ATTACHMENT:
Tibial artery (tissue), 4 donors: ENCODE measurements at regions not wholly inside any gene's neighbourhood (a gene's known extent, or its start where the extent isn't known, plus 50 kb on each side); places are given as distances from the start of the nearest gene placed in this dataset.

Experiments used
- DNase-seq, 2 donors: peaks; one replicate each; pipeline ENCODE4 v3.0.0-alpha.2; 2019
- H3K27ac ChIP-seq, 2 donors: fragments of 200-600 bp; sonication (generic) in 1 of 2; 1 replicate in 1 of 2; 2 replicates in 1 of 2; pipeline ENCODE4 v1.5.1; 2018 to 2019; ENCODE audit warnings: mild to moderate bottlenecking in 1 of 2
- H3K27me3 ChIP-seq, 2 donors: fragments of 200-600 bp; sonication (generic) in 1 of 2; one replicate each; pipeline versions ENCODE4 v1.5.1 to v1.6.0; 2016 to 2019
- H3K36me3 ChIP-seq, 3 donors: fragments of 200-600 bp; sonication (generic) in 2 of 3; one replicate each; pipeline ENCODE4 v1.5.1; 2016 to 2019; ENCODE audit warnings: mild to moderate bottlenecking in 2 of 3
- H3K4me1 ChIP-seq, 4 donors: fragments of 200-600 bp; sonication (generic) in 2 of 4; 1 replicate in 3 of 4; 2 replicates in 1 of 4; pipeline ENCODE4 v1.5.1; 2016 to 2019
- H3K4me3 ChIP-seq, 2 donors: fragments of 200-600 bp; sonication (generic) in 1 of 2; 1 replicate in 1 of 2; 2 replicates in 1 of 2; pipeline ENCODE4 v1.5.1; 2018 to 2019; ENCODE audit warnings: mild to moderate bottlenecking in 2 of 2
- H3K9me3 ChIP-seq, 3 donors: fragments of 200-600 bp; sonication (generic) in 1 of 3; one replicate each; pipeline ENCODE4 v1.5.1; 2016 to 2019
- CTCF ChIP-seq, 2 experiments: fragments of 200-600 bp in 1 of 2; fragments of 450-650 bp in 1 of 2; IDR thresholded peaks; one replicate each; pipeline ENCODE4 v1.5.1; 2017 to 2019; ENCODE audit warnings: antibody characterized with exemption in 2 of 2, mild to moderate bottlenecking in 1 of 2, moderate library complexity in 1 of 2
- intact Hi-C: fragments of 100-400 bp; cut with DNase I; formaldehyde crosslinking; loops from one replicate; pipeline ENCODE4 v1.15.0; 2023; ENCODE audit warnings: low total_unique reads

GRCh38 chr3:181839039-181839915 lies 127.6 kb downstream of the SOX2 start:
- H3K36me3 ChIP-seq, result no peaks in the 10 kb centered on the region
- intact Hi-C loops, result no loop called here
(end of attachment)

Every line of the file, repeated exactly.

Tibial artery (tissue), 4 donors: ENCODE measurements at regions not wholly inside any gene's neighbourhood (a gene's known extent, or its start where the extent isn't known, plus 50 kb on each side); places are given as distances from the start of the nearest gene placed in this dataset.

Experiments used
- DNase-seq, 2 donors: peaks; one replicate each; pipeline ENCODE4 v3.0.0-alpha.2; 2019
- H3K27ac ChIP-seq, 2 donors: fragments of 200-600 bp; sonication (generic) in 1 of 2; 1 replicate in 1 of 2; 2 replicates in 1 of 2; pipeline ENCODE4 v1.5.1; 2018 to 2019; ENCODE audit warnings: mild to moderate bottlenecking in 1 of 2
- H3K27me3 ChIP-seq, 2 donors: fragments of 200-600 bp; sonication (generic) in 1 of 2; one replicate each; pipeline versions ENCODE4 v1.5.1 to v1.6.0; 2016 to 2019
- H3K36me3 ChIP-seq, 3 donors: fragments of 200-600 bp; sonication (generic) in 2 of 3; one replicate each; pipeline ENCODE4 v1.5.1; 2016 to 2019; ENCODE audit warnings: mild to moderate bottlenecking in 2 of 3
- H3K4me1 ChIP-seq, 4 donors: fragments of 200-600 bp; sonication (generic) in 2 of 4; 1 replicate in 3 of 4; 2 replicates in 1 of 4; pipeline ENCODE4 v1.5.1; 2016 to 2019
- H3K4me3 ChIP-seq, 2 donors: fragments of 200-600 bp; sonication (generic) in 1 of 2; 1 replicate in 1 of 2; 2 replicates in 1 of 2; pipeline ENCODE4 v1.5.1; 2018 to 2019; ENCODE audit warnings: mild to moderate bottlenecking in 2 of 2
- H3K9me3 ChIP-seq, 3 donors: fragments of 200-600 bp; sonication (generic) in 1 of 3; one replicate each; pipeline ENCODE4 v1.5.1; 2016 to 2019
- CTCF ChIP-seq, 2 experiments: fragments of 200-600 bp in 1 of 2; fragments of 450-650 bp in 1 of 2; IDR thresholded peaks; one replicate each; pipeline ENCODE4 v1.5.1; 2017 to 2019; ENCODE audit warnings: antibody characterized with exemption in 2 of 2, mild to moderate bottlenecking in 1 of 2, moderate library complexity in 1 of 2
- intact Hi-C: fragments of 100-400 bp; cut with DNase I; formaldehyde crosslinking; loops from one replicate; pipeline ENCODE4 v1.15.0; 2023; ENCODE audit warnings: low total_unique reads

GRCh38 chr3:181839039-181839915 lies 127.6 kb downstream of the SOX2 start:
- H3K36me3 ChIP-seq, result no peaks in the 10 kb centered on the region
- intact Hi-C loops, result no loop called here